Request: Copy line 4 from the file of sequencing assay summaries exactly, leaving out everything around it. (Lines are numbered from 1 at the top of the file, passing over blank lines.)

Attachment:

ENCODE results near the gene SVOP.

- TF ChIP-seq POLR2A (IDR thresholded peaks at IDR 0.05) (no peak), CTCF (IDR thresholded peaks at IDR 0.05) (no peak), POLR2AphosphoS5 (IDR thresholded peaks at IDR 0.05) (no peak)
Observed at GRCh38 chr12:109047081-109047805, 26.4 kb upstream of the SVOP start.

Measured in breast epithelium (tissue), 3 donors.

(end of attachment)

Measured in breast epithelium (tissue), 3 donors.